Beijing ups trade tensions with new measures on US chemical

Styrene is the building block of many plastics, used to make foam packaging and many disposable plastics. (AFP)
Updated 13 February 2018
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Beijing ups trade tensions with new measures on US chemical

BEIJING: Trade tensions between the world’s two largest economies continued to simmer as Beijing took aim at imports of a key chemical from the US, the latest move in a growing standoff between the pair.
China’s Ministry of Commerce announced Tuesday it had found dumping of styrene imports from the US, Taiwan and South Korea in an initial ruling of an ongoing trade investigation into the chemical.
Dumping, or selling goods at unfairly low prices abroad, can undercut domestic markets at the expense of local industries.
“Mainland China’s styrene industry has suffered substantial harm,” China’s commerce ministry said in a statement, adding that dumping was the cause of this harm.
The initial ruling called for importers to place anti-dumping deposits of five to 10.7 percent with China’s customs administration.
Those deposits will be applied to tariffs if the commerce ministry decides to levy duties in a final ruling.
Styrene is the building block of many plastics, used to make foam packaging and many disposable plastics.
Last year, China imported 3.2 billion kilograms of the chemical from the US worth more than $4 billion.
The measures come a month after the Trump administration launched new tariffs on Chinese-made solar panels and washing machines.
Those tariffs followed a raft of new trade cases against China during Trump’s first year in office, which have rattled Beijing.
Last week, China expressed concern over the ramping up of trade investigations by the US.
Analysts say Beijing is signaling it will take action in a tit-for-tat trade war.
Last week it launched an anti-dumping investigation into sorghum imports from the US, worth almost $1 billion last year.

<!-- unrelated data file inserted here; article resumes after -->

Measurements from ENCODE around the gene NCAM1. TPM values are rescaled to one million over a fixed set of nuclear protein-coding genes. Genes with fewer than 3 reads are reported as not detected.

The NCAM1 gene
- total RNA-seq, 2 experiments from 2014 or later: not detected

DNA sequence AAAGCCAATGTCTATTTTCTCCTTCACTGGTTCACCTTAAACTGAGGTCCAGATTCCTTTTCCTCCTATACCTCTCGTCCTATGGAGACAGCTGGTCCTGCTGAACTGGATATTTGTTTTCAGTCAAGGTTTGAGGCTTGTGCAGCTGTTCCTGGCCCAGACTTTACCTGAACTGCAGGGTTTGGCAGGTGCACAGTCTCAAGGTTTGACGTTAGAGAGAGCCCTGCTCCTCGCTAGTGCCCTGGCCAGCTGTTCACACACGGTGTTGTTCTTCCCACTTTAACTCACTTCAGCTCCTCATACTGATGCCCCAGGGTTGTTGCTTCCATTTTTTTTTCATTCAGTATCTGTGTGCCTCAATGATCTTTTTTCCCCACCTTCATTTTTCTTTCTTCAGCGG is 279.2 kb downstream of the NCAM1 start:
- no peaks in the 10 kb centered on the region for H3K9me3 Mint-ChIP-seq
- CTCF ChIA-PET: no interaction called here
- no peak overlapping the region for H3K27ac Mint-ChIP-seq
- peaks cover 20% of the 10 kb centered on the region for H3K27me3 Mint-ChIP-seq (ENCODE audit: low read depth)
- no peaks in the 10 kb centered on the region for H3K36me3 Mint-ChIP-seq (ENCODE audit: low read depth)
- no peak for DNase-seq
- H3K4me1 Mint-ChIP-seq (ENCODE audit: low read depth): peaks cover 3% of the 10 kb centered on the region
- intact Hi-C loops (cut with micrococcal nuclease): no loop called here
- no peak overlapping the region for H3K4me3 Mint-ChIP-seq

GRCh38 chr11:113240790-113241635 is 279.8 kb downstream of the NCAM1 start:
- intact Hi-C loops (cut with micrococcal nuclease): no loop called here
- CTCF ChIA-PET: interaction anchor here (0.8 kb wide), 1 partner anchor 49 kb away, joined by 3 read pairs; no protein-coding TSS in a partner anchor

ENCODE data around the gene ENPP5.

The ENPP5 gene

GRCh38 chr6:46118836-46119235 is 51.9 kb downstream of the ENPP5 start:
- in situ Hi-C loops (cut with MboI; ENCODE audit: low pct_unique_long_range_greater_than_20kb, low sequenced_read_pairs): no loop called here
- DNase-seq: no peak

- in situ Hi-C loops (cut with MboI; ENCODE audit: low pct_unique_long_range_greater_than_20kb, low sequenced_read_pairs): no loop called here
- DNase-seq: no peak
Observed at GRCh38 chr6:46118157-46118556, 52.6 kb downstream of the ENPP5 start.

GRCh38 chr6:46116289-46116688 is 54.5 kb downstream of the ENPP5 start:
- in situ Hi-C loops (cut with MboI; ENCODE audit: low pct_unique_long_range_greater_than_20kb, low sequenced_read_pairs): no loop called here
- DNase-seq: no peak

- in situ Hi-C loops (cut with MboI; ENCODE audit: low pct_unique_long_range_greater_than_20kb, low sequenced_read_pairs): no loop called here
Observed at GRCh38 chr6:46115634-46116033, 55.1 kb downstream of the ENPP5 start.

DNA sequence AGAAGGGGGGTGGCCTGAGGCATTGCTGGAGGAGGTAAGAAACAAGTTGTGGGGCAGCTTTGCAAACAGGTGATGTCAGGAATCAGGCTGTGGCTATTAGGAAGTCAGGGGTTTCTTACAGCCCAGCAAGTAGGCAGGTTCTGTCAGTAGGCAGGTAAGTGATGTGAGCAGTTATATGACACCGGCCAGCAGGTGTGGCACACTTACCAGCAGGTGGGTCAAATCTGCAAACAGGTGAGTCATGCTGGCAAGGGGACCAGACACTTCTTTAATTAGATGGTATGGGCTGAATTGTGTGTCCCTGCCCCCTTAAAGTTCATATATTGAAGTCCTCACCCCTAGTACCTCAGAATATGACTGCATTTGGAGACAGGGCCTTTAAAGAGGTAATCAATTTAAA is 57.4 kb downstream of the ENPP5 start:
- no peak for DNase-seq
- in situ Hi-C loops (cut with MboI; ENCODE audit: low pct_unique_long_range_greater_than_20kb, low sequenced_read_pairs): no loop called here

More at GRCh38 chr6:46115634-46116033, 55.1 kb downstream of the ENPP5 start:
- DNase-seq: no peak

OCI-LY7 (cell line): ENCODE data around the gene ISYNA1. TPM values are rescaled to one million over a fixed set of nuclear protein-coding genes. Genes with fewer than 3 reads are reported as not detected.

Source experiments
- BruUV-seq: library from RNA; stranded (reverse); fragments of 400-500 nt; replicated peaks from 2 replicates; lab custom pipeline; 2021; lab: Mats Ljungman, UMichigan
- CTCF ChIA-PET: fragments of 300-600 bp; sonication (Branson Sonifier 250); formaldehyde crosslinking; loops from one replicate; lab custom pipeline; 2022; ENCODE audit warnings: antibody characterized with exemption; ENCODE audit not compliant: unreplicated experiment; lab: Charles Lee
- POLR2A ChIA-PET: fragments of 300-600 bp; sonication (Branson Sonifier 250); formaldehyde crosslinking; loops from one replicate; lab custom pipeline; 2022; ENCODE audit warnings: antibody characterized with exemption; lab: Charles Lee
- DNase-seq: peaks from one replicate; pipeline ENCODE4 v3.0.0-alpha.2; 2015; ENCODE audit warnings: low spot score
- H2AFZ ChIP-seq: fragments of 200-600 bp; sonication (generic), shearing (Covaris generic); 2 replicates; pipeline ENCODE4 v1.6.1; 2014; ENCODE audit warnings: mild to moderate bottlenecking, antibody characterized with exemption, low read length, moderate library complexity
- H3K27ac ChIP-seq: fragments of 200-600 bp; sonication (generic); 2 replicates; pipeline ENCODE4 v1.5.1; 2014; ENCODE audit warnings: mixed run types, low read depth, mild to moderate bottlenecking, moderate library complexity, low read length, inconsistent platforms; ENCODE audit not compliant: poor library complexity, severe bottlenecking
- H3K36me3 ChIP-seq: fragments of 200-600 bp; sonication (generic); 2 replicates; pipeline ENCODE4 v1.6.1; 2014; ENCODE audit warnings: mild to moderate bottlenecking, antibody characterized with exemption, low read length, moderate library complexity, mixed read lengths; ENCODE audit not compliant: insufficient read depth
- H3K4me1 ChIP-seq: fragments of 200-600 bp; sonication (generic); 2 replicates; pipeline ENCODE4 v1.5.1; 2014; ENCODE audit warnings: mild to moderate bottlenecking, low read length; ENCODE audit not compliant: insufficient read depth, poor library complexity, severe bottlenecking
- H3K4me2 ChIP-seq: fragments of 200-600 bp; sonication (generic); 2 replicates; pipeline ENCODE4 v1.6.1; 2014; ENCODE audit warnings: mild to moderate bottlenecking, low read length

That was a sliver of the $14 billion in US soybean imports, which a Chinese commerce ministry spokesman also hinted could be in Beijing’s crosshairs.
Soybeans are America’s largest export to China.
The Trump administration has put leveling the trade playing field near the top of its agenda for Sino-US relations.
But in Trump’s first year as president the trade deficit swelled to a record high of $375.2 billion by the US’s counting.


Saudis cut, Russians hiked output ahead of pact: IEA

Updated 59 min 44 sec ago
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Saudis cut, Russians hiked output ahead of pact: IEA

  • OPEC members along with allies including Russia agreed in early December to trim production by 1.2 mbd from Jan. 1

PARIS: Saudi Arabia demonstrated its resolve to lift oil prices by slashing output ahead of the entry into force of new pact limiting production while Russia boosted output to a record level, the International Energy Agency said Friday.
World oil markets have been on a rollercoaster ride in recent months, with OPEC and its partners including Russia, often called OPEC+, agreeing to cut back production again from January in order to reverse a slump in oil prices on abundant production and worries about slower global growth.
In its latest monthly report, the Paris-based International Energy Agency said the Saudis took the lead by cutting output in December as prices tumbled by more than a third in just two months.
“Recently, leading producers have restated their commitment to cut output and data show that words were transformed into actions,” said the IEA.
“While Saudi Arabia is determined to protect its price aspirations by delivering substantial production cuts, there is less clarity with regard to its Russian partner,” it added.
But the cut was mostly due to the Saudis, with data indicating several OPEC members increased production last month.
The IEA said data show that Russia increased crude oil production in December “to a new record near 11.5 mbd (million barrels per day) and it is unclear when it will cut and by how much.”
OPEC members along with allies including Russia agreed in early December to trim production by 1.2 mbd from Jan. 1, in a bid to eliminate a production glut and shore up prices.
Just months earlier, they had relaxed production caps as prices shot higher on market worries about the impact of US sanctions on Iran, but Washington eventually granted waivers allowing several countries to continue to import Iranian oil.
Meanwhile, US production rose considerably more than expected last year, adding further to supplies, while concerns about demand emerged as the US-China trade spat deepened in the second half of last year.
The IEA said the US increased output by 2.1 mbd last year, the “highest ever” annual growth ever recorded.
The boom of shale oil production in the US this decade has redrawn the map of global energy politics as the nation no longer depends as heavily on imports and has even resumed exports.
The IEA said “the US, already the biggest liquids supplier, will reinforce its leadership as the world’s number one crude producer” in 2019.
“By the middle of the year, US crude output will probably be more than the capacity of either Saudi Arabia or Russia.”
The IEA left its estimate for global oil growth in 2019 unchanged at an increase of 1.4 mbd, saying “the impact of higher oil prices in 2018 is fading, which will help offset lower economic growth.”
It said there were signs that the rebalancing of the oil market will be gradual.